All you need to do is send one email (listed in the course) and that’s it. No phone call. No awkward conversation requiring you to explain anything. No questions asked.
My simple offer is if you don’t LOVE this course, I’ll give you 100% of your money back with no questions.
The only requirements for refund are:
- It must be requested and issued within 30 days of purchase (please allow 2-3 business days for processing refunds)
- Less than 50% of the course has been completed
- You have not claimed the contact hours
You can check out the course and if it’s not translating to a smoother orientation process, and less stress - I will absolutely give you your money back.
All you need to do is send one email (listed in the course) and that’s it. No phone call. No awkward conversation requiring you to explain anything. No questions asked. One email.
Get started now!
What new grads really need
New grads don’t need more textbook knowledge. They need to know how to practically apply their knowledge at the bedside.
Sounds simple enough, right?
Well, not so much.
See, there’s so much that goes into applying complex medical information to patient care that’s beyond the textbook. Patients have many thoughts, feelings, needs, opinions, preconceived notions, and often don’t understand a lot of what we’re doing. We’ve got to explain and implement detailed care plans, communicate with providers, all while balancing multiple patients. And somehow take care of ourselves!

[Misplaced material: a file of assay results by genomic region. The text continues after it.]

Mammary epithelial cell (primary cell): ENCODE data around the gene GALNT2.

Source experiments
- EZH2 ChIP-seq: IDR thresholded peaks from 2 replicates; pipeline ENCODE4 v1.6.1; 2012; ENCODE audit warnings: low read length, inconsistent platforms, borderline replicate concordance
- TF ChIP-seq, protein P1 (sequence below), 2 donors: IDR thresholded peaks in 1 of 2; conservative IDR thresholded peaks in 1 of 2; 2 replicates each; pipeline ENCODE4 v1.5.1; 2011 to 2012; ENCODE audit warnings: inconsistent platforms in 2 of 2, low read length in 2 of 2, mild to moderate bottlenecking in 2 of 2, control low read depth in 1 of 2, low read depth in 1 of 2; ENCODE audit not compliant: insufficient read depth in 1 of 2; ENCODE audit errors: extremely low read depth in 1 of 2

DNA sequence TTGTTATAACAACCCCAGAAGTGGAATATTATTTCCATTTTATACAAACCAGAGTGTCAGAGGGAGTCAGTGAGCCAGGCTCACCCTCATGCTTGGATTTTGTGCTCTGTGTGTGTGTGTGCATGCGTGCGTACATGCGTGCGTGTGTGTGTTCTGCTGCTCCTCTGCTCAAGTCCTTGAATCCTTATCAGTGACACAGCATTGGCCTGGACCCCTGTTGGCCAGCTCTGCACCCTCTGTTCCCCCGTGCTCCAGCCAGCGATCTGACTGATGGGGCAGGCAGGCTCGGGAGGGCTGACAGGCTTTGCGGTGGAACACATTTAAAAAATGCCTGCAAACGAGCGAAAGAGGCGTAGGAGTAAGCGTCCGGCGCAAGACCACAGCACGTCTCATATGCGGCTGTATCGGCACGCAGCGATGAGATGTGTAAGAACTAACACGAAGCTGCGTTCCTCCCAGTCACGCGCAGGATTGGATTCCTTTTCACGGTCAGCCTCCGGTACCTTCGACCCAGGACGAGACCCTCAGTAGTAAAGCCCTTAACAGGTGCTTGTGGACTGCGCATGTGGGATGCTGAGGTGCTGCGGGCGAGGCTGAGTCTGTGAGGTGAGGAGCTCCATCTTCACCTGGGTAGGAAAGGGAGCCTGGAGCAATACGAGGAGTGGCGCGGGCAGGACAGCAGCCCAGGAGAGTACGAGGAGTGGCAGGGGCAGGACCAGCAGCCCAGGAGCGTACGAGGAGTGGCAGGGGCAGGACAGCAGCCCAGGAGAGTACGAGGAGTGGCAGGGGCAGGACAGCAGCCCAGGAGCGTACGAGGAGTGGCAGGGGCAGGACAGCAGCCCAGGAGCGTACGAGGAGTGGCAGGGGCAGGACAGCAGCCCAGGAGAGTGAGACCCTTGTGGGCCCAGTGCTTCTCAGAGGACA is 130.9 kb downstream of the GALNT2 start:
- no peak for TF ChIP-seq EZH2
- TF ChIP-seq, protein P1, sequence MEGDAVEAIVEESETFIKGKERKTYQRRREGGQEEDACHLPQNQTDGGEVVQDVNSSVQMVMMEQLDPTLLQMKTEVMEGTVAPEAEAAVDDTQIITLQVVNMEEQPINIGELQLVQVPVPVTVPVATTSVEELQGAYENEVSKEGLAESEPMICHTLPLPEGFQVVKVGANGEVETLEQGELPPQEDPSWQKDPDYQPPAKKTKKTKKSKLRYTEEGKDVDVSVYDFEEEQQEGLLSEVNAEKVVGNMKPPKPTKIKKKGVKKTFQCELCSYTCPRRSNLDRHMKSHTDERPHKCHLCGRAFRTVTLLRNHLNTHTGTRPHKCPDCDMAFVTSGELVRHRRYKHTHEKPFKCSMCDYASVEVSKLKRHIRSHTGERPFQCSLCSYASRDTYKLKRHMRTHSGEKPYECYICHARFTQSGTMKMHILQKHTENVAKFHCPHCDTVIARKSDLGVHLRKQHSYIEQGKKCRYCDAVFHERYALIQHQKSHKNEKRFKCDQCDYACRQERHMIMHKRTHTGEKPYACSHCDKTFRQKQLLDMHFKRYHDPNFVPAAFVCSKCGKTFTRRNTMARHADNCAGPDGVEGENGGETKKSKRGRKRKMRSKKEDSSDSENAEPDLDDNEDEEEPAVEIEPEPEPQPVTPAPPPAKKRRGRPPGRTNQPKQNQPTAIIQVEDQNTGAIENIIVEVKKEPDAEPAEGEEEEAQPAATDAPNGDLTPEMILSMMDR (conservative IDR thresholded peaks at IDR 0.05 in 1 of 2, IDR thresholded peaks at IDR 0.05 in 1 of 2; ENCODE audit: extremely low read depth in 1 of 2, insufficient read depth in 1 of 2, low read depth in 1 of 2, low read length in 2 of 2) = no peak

I’ve been there. I have felt the pressure. I have felt the weight of a family member’s eyes on me as I take care of their loved one, barely knowing what I’m doing.
At the end of the day, we are humans providing care to other humans and navigating them through a really complicated experience.
That’s not in a textbook.
We can’t just memorize signs and symptoms and nursing interventions related to ischemic stroke.
We’ve got to learn how to talk to the patient with a stroke even when we feel like we aren’t prepared enough to be in this position as her nurse… ask her the right questions… support her through a scary situation… put the pieces together, then call a physician and professionally explain to him or her what’s going on.
Once we get the orders, we have to learn how to go back and explain it all to the patient in a way that not only makes sense, but doesn’t terrify her. We’ve got to learn how to talk to her so she’s knows we’re on her team, that we’ve got her back, and that we’re here to help and not enable.
Clearly, this is so much more complex than it seems at first. While it seems like nursing orientation should just be a few shifts of being shown around, it’s not.